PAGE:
With Esa-Pekka Salonen beginning the second week of a three-week residency with the Los Angeles Philharmonic, I thought it was worth sharing this exchange between him and writer Vesa Sirén. This interview was first published a few weeks ago, but it’s still relatively new to me, and unless you follow the Twitter feed of the Finnish-Angeleno composer-conductor religiously and/or have a subscription to Finnish Music Quarterly, it’s probably new to you too.
The best part about it is that Jaakko Mäntyjärvi kindly translated the interview from its original Suomi to English. The second best part about it is the range of topics covered in the interview.
There’s this tidbit about the Salonen Family’s move back to Southern California:
“In another surprising turn, the family decided to return from London to Los Angeles, even though Salonen’s tenure with the Philharmonia Orchestra is still continuing at the time of this writing. ‘My daughters are studying in the USA, and my son wants to go to high school there. It’s generally a good idea for parents to live on the same continent as their children.’
Salonen says that Los Angeles is conveniently off the beaten track as far as the music business and meeting requests are concerned. ‘I even dream of having a retreat where I can write music, somewhere in the mountains where there’s no mobile phone signal. I’ve understood that Los Angeles is nearer to my idea of home than any other city in the world.’ ”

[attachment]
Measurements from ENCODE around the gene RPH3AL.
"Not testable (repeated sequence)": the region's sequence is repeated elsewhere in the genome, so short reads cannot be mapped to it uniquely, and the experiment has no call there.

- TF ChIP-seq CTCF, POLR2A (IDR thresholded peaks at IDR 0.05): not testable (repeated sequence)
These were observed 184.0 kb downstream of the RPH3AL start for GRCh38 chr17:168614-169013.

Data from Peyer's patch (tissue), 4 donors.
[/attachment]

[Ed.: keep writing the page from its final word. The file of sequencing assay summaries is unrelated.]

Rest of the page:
(First of all, you gotta love the understatement in the line about parents living on the same continent as their kids. You know he didn’t have that level of deadpan sarcasm before he spent nearly two decades in Los Angeles. Secondly, I’m assuming that the reference to the “music business” above refers to the classical music business . . .)
Or this closing comment about the philosophical and practical differences between conducting and composing:
“Even as we speak, Salonen is looking forward to the next extended period of writing music. Why? Even a major commission from a top-notch orchestra is worth ‘only’ some tens of thousands yet requires months of work. As a conductor, Salonen could make that kind of money in a week.
Is it immortality he is looking for?
‘That’s beyond my control. But it would be nice to think that someone will still be performing my music 50 years from now. I like writing music, even though it’s slow and difficult and does not pay well at all. I need space for my thoughts, and I cannot hear myself think when I conduct. Composing is my way of finding out who I am.’ ”
You can read the full article HERE.
Photo credit: Jussi Puikkonen